While Rama Vaidyanathan shone in her Bharatanatyam recital, Shubhada Varadkar’s Odissi was a dampener
The annual Malhaar festival with music and dance programmes centered round the Monsoon theme — one of the fine initiatives of the ICCR like the Thumri Festival — has come to stay as one of the landmark events in the cultural calendar of the Capital. The venue of the festival, Kamani Auditorium, was a packed. But one wished the same good sense had governed the stage décor which with all the arches, trellis work frames and what have you and hanging baskets and flower arrangements atop ornate pillars in every conceivable colour, resembled a rococo Bollywood garden scene for the hero and heroine to chase each other. Pity, to perform against such an overdone backdrop could be distracting for the musician. It killed the beauty of lines of a dancer like Rama Vaidyanathan.
In a programme specially designed to suit the festival theme, Bharatanatyam dancer Rama entered the stage with a verve-filled Pushpanjali prelude, a composition of Sudha Raghuraman in Amritavarshini, the raga in the Carnatic tradition meant to usher in the rains, after which in one flow came Muttuswamy Dikshitar’s Keertanam in the same raga — composed at Ettayapuram and addressed to the Compassionate Mother seeking her blessings for rain. Having ushered in the Monsoon mood, the dancer’s main offer was a varnam-like composition, again designed by Sudha Raghuraman, where the Hindi sahitya on the monsoons became a metaphor for the feelings of Meera for Krishna. If the slow moving black clouds seemed to her like the elephant on which Krishna rode, the parched Earth waiting for the onset of rains was like Meera’s intense desire to meet Krishna. The first drops falling on thirsty Earth, seemed like the first exquisite touch of Krishna for Meera and when the rains poured, it was like the ecstasy of the final union with her Lord.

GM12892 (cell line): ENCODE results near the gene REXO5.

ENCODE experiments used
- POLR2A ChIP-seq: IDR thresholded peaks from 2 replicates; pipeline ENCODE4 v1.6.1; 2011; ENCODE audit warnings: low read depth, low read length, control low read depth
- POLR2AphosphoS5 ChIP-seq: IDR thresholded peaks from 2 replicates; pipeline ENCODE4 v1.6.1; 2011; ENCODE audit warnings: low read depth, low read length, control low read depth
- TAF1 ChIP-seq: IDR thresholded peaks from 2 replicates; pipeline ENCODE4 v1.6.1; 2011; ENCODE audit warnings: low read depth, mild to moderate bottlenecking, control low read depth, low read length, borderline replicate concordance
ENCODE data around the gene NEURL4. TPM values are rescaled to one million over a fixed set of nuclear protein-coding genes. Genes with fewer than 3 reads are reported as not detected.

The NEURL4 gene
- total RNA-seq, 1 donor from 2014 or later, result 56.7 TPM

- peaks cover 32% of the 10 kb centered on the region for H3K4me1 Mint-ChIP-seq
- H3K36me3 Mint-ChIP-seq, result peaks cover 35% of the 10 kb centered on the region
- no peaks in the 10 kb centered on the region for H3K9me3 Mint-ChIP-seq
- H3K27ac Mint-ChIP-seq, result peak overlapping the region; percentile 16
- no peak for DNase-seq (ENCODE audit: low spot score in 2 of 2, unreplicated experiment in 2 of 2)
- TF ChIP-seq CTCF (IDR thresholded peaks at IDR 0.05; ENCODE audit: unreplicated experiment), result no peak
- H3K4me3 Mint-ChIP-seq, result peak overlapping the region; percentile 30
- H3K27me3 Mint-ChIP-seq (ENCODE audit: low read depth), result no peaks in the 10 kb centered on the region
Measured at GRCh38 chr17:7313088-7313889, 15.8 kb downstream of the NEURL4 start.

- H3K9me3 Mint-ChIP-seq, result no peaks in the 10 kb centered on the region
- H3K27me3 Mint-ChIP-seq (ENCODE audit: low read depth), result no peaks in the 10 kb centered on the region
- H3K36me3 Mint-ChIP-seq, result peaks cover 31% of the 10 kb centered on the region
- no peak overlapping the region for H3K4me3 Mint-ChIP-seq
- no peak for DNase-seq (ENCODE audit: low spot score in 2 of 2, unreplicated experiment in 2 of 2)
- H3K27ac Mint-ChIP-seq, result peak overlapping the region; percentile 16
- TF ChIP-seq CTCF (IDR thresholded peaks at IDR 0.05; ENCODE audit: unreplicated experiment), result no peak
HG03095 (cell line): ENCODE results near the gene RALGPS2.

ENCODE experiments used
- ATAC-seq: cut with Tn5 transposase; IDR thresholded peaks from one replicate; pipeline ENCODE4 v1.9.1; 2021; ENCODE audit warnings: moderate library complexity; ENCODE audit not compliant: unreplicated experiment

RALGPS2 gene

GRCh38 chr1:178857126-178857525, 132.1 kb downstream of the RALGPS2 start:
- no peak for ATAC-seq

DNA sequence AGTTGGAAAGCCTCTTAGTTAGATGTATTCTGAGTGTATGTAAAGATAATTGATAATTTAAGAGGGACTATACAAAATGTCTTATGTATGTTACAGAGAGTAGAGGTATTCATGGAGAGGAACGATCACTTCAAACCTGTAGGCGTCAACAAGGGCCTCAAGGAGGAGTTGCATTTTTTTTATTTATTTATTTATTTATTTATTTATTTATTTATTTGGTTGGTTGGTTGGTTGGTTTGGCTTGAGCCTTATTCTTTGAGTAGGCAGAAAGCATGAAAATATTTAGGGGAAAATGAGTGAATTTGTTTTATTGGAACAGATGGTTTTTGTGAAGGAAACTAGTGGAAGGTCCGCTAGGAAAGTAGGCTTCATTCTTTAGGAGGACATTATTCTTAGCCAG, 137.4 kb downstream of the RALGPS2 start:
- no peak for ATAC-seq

Set in a varnam like Ragamalika format where the ragas like Madhyamawati and Varnapriya were similar to the tones of Maljar, the interpretative passages were punctuated by tight teermanams composed by Karaikudi Sivakumar. Starting with the fine alap to the charanam refrain “Nanhi Nanhi Boondaki Megha Barse” singer Sudha was in top form and matching musical versatility with imaginative choreography was Rama’s visualisation — the mimetic and the rhythmic coming together in an involved rendition. Arun Kumar’s mridangam and Raghuraman’s flute were of a piece with the rest of the performance.
The second day of the festival was a disappointment with nondescript Odissi by Shubhada Varadkar from Mumbai and how this dancer could have found a slot in a festival of this type was surprising. It was obvious right from the apology of a start set, to verses of Kalidasa’s Ritusamhara on the rains, with the main dancer and two others coming together in aimless choreography, that the dancer’s training under late Guru Kelucharan Mohapatra could not have been for any reasonable length of time. Sabhinaya Pallavi in Janasamohini along with the Hindi sahitya “Barase Badariya Savanki”, where the dancer’s movement visualisation did not match the words, only compounded earlier impressions of lack of proficiency. The Ashtapadi “Keshi Mathanam Udaram” was superficial, lacking the intensity of love of Radha confiding in her sakhi about the first intimate moments with Krishna. The singer had a fine voice but in the second half of the Sabhinaya Pallavi, found sur control slipping in the solfa syllabic passages. The Sitar was too loud and music balancing should have been attended to.